Depending on whom you ask, the horns heard blaring from Gaithersburg’s railroad tracks either add to city’s historic charm or add to the intensity of your headache.
At least that’s how some people felt in a recent article posted in The Gazette—including a man who said he moved to a new neighborhood because the trains were so loud.
The news report comes as city staff mulls over whether to designate quiet zones in the three places where railroad tracks cross city streets:
- In Olde Town
- On Chestunt Street, near the fairgrounds
- And in Washington Grove
Gaithersburg's railroad roots
Railroad history is deeply embedded in Gaithersburg’s identity, so much so that City Manager Tony Tomassello said residents in older parts of the city have come to accept the noise from the trains.
“It’s part of our culture here,” Tomassello told Patch. “It’s part of our heritage.”
According to records from the Maryland State Archives, the opening of the Metropolitan Branch of the Baltimore & Ohio Railroad in the late 1800s spurred growth and modernization in the City of Gaithersburg.
You can still see traces of Gaithersburg’s railroad past in Olde Town.
But as the city grows, newcomers in search of quiet don't like being welcomed by the honk of railroad horns. Brand-new developments like the Parklands community near Washington Grove are particularly susceptible to the noise, Tomassello said.
That’s part of the reason there’s new interest in researching quiet zones near the tracks. A quiet zone adopted in Kensington in 2010, Maryland's first, showed that creating one is a possibility, Tomassello said.
City staff plans to present a few ideas to the Gaithersburg City Council on Sept. 16.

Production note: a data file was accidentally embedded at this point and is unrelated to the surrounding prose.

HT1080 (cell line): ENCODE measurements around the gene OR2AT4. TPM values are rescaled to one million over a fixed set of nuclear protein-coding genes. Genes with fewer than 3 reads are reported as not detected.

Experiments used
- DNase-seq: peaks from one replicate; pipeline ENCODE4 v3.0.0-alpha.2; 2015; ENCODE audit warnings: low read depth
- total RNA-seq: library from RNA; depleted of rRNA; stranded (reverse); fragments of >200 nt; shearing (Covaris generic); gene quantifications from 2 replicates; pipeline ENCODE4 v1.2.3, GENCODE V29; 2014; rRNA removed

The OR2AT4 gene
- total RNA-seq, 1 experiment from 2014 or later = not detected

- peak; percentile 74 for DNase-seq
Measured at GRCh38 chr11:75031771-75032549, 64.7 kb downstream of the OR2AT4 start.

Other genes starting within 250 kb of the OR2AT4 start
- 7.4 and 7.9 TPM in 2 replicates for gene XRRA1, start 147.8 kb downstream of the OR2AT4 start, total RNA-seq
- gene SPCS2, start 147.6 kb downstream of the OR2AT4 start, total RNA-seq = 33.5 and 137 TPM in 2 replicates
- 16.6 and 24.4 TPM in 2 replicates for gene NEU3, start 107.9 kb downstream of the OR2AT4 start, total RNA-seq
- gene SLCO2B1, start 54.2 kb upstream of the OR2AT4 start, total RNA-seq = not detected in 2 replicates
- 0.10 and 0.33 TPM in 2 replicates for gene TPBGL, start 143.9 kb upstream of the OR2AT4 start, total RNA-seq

Why train noise is a problem
There are no quiet zones in Gaithersburg. Outside of quiet zones, train operators must sound the horn when crossing over a street at ground level, Tomassello said.
A train operator is also obligated under federal law to sound the horn in certain circumstances—like to alert a pedestrian or motorist entering the tracks—regardless of whether a quiet zone exists, Tomassello said.
The adoption of a quiet zone is not the same thing as a noise-free zone. Tomassello said it means that in certain cases train operator would have permission to not to sound the horn, Tomassello said.
CSX owns the rails and the right-of-way on the tracks. Tomassello said the city has a couple of options.
Speaking generally, Tomassello said the city could either present a plan to all of the stakeholders involved—CSX, the federal railway administration, and county and state transit officials—get comments, make revisions and present a quiet zone proposal to federal transit authorities.
Or the city could simply declare its own quiet zones, which could call for costly infrastructure upgrades around the tracks.
>>>Speak out: Are train horns a problem for you? Should Gaithersburg adopt quiet zones?